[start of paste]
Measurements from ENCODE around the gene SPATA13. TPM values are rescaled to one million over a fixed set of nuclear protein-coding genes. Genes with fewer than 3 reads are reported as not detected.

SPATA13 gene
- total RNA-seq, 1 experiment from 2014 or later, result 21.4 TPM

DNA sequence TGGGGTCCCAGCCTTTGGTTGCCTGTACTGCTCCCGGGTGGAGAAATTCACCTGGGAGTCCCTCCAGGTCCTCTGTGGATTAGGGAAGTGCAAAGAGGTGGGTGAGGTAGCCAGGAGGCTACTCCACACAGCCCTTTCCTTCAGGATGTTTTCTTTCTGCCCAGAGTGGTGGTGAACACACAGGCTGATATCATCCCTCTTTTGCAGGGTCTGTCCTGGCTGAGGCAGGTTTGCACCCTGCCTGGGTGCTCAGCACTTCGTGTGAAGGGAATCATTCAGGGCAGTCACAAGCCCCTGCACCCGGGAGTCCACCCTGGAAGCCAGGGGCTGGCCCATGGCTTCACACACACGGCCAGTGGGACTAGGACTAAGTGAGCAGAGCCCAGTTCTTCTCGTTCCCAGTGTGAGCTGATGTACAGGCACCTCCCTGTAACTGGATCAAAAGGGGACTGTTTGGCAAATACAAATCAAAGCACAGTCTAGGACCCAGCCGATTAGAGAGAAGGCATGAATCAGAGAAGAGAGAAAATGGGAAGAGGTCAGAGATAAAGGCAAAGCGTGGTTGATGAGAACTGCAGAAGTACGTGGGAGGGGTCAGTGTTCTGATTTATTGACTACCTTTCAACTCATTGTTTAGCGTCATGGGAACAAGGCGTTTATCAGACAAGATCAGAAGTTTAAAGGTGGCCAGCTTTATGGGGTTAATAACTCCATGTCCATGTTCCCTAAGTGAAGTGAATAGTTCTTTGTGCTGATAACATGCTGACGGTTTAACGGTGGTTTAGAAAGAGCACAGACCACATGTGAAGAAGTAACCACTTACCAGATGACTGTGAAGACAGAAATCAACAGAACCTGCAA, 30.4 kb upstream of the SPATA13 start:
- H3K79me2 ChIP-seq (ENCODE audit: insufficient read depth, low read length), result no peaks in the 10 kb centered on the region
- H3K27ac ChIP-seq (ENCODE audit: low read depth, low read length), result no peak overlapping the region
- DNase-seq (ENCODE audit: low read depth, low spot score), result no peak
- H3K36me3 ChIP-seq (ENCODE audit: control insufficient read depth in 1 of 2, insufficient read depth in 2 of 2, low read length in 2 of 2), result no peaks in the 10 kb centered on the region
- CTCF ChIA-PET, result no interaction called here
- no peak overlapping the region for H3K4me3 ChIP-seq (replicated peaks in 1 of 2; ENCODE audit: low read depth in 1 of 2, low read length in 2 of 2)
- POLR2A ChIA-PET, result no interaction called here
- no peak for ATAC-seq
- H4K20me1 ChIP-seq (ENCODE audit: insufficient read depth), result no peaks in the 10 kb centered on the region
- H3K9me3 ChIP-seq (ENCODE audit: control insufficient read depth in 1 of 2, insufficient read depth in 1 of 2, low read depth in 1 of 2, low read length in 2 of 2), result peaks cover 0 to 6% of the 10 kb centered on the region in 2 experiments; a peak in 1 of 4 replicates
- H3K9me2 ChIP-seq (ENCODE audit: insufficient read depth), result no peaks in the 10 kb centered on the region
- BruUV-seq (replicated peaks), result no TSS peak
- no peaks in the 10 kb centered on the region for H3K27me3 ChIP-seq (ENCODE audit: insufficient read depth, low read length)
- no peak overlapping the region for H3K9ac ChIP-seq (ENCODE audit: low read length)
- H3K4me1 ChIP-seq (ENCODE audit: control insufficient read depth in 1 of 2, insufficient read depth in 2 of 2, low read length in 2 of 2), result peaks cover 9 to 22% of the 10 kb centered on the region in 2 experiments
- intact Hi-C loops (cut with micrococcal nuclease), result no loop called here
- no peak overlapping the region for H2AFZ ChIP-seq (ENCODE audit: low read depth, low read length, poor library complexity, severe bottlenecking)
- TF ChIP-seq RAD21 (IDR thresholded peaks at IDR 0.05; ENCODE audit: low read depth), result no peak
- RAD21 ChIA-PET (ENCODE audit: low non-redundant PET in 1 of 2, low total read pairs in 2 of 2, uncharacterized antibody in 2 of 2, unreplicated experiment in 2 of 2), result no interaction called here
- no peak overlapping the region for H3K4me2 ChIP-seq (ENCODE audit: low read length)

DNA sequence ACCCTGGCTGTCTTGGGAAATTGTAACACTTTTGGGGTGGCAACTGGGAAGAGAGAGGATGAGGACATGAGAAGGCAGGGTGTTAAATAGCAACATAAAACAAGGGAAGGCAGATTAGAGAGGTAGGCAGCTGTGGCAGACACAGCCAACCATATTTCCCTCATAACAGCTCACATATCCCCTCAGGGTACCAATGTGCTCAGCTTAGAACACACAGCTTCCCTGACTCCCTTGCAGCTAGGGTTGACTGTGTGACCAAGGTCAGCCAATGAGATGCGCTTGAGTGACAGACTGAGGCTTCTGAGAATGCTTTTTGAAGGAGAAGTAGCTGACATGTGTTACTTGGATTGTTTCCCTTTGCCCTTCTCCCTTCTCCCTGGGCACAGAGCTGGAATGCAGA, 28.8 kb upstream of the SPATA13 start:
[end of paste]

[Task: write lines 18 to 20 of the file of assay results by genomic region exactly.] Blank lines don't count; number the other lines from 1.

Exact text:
- no peak overlapping the region for H3K9ac ChIP-seq (ENCODE audit: low read length)
- H3K4me1 ChIP-seq (ENCODE audit: control insufficient read depth in 1 of 2, insufficient read depth in 2 of 2, low read length in 2 of 2), result peaks cover 9 to 22% of the 10 kb centered on the region in 2 experiments
- intact Hi-C loops (cut with micrococcal nuclease), result no loop called here